Canadian residents who emigrate from Canada are generally deemed to have disposed of their capital property equal to the fair market value on the date of emigration, with any resulting gain or loss subject to Canadian tax (“Departure Tax”).
For Canadians emigrating to the United States, the Departure Tax creates a potential double tax issue since the US taxes the same gain only upon an actual disposition of the property, when foreign tax credits for the Canadian tax paid on the earlier deemed disposition may not be available.
To prevent double taxation of pre-migration gains, you can make an election, for US tax purposes, under the United States-Canada tax treaty to have disposed of and reacquired your property at the time of changing residence. By making the election, you will take a stepped up basis in the property equal to the fair market value of the property on the date of the deemed disposition, which means that you will only be taxed in the United States on any post-emigration gain.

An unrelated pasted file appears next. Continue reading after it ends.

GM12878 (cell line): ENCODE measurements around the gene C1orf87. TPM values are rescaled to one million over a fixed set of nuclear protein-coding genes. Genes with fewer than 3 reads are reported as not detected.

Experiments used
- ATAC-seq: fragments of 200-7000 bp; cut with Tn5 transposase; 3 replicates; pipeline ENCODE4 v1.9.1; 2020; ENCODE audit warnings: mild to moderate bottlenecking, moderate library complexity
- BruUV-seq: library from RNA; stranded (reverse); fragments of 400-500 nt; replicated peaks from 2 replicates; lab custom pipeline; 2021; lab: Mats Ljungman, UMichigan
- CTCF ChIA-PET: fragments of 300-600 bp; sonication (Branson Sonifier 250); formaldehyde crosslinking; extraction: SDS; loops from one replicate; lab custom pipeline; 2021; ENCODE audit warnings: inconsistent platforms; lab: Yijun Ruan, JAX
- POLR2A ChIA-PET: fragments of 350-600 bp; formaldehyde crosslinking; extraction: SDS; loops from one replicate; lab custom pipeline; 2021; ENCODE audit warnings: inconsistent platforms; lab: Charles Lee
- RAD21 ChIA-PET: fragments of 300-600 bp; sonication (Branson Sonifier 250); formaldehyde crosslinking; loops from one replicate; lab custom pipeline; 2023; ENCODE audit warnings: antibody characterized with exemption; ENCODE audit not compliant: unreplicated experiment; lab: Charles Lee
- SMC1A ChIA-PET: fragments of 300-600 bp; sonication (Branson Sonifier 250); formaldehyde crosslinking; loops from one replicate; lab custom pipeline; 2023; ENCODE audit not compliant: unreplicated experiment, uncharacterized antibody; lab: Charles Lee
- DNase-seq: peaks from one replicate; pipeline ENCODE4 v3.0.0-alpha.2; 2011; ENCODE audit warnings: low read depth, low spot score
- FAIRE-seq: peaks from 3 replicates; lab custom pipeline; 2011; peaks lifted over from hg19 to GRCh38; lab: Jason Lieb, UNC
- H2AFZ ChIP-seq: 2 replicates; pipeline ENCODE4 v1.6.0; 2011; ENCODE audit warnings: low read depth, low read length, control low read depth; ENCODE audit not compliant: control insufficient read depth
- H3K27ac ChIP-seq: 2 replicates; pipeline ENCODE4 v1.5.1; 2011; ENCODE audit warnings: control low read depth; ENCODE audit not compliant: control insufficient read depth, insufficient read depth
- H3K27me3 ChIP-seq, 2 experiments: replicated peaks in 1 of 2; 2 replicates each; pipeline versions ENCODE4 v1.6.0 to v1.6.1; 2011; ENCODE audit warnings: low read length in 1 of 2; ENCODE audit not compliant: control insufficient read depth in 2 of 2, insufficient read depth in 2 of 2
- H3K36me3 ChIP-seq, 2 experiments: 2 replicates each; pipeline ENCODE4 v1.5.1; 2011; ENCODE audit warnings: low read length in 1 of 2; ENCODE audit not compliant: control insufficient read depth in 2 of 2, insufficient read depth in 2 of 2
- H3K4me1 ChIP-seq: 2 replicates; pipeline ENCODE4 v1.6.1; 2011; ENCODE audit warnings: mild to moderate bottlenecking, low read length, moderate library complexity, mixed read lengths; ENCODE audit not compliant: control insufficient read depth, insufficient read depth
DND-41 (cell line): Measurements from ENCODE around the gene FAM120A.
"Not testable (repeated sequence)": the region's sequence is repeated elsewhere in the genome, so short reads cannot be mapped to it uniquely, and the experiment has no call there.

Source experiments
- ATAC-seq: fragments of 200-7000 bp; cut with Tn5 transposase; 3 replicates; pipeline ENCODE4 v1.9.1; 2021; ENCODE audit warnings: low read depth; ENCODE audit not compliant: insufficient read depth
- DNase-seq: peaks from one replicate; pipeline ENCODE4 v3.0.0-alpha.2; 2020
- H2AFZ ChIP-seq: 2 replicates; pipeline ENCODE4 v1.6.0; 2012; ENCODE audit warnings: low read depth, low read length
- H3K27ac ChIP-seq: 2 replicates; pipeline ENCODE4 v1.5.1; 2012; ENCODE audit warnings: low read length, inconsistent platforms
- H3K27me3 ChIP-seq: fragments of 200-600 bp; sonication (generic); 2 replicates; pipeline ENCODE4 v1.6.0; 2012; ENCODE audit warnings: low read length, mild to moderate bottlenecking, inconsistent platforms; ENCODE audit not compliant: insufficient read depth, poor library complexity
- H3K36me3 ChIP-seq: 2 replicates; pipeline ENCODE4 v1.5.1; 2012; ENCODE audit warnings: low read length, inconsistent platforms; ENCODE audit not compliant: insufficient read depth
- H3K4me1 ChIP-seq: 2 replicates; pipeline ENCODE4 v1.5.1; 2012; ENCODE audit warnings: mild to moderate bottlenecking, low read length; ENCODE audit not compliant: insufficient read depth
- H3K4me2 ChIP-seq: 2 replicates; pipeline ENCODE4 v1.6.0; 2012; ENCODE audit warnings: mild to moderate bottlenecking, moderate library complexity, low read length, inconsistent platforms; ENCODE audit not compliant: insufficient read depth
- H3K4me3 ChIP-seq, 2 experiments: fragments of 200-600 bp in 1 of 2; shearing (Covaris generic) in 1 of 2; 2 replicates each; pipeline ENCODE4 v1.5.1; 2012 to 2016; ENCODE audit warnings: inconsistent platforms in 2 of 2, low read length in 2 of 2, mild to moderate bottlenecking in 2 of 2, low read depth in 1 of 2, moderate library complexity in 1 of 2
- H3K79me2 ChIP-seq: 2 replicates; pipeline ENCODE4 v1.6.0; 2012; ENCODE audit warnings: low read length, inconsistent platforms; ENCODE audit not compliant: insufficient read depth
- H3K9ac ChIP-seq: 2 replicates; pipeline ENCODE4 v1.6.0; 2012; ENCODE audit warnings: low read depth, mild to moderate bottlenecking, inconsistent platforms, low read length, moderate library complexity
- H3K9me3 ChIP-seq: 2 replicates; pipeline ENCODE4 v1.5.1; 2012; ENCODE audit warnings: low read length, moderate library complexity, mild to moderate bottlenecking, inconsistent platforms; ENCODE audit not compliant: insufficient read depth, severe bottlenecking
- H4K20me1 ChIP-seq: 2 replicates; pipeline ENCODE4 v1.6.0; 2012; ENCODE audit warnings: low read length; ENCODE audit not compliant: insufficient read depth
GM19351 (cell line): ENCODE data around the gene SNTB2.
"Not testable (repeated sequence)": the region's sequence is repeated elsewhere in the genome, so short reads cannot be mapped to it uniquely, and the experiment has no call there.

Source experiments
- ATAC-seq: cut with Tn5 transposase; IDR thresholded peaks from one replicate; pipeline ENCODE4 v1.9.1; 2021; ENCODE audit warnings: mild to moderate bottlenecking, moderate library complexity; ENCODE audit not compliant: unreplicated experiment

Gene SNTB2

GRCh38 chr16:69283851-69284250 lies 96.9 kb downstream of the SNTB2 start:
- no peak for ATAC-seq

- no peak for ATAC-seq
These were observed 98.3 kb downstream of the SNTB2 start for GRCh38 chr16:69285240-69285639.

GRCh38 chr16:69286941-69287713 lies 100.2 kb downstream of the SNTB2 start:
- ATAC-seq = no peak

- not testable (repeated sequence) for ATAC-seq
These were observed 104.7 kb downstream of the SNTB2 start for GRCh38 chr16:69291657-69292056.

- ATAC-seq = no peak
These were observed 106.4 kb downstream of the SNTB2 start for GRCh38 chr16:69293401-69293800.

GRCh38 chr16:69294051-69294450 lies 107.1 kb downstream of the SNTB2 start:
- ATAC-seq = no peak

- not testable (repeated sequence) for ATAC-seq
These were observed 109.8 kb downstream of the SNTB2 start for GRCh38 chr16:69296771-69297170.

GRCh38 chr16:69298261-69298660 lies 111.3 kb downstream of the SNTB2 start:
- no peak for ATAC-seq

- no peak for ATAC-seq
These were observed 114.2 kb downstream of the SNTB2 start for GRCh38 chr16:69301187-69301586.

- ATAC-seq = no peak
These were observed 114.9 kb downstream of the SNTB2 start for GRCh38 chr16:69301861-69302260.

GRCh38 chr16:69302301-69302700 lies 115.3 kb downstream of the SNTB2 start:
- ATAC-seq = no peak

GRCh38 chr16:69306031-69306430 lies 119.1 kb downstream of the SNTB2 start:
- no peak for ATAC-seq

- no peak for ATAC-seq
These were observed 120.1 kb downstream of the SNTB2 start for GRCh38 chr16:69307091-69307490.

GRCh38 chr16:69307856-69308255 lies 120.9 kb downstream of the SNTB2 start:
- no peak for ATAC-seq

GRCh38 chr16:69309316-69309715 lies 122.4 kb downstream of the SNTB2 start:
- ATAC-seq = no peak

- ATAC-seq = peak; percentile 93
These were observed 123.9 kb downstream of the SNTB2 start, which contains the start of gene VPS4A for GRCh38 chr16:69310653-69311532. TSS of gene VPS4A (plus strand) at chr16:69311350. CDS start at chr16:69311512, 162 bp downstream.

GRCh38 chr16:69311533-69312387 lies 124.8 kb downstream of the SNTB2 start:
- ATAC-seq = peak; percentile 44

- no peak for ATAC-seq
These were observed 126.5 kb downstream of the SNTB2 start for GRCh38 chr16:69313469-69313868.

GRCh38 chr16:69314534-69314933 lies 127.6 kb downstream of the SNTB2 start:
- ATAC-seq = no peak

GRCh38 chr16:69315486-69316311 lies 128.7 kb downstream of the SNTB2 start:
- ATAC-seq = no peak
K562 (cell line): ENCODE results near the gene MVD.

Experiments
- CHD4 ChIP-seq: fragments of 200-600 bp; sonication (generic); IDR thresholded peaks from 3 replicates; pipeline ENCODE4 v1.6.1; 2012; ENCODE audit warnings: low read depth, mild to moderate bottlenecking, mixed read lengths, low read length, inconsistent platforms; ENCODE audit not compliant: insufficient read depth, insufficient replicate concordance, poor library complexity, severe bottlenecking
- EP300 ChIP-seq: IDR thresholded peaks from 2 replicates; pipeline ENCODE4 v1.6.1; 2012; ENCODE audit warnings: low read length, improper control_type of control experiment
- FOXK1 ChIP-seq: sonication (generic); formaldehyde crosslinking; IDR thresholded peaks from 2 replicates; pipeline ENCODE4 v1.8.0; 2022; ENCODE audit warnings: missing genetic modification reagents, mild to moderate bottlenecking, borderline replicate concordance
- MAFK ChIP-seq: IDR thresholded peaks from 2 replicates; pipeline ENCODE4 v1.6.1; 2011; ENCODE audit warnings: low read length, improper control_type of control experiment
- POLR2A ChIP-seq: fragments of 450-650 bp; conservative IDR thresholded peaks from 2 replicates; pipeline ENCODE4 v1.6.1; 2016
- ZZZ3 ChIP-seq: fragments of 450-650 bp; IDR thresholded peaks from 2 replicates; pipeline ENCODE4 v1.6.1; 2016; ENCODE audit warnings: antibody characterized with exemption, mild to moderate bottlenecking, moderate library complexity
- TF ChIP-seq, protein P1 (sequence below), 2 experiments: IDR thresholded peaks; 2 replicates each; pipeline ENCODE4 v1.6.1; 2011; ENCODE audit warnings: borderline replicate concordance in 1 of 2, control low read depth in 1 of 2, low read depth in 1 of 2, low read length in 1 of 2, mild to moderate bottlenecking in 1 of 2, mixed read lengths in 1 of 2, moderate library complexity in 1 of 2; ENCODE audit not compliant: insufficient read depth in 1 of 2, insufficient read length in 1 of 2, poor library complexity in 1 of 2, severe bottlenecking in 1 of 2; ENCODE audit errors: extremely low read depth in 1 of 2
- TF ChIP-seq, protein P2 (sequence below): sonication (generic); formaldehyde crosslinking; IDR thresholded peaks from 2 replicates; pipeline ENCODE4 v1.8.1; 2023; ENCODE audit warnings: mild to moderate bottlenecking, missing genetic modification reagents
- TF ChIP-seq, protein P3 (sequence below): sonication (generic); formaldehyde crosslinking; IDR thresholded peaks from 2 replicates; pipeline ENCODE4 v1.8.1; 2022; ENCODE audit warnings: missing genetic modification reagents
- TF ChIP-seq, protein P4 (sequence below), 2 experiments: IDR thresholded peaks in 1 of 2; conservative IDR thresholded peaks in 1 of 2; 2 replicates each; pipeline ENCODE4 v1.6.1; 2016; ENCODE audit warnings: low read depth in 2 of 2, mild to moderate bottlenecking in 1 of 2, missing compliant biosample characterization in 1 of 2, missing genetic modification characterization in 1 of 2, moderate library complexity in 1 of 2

For example, Paula, an emigrant from Canada to the US, owns shares that cost $100 and are worth $1,000. When Paula emigrates, Canada treats her as having sold the shares for $1,000, realizing a $900 capital gain ($450 taxable capital gain). Paula can choose to be treated for US tax purposes as having realized that $900 gain before becoming resident in the U.S. If she does, then the US may tax any future gain over the $1,000 value of the shares, but it will not tax any of the gain that accrued while she was resident in Canada.
At Gedeon Law & CPA, we assist Canadians immigrating to the United States with making the required treaty elections to minimize US taxes on appreciated capital property.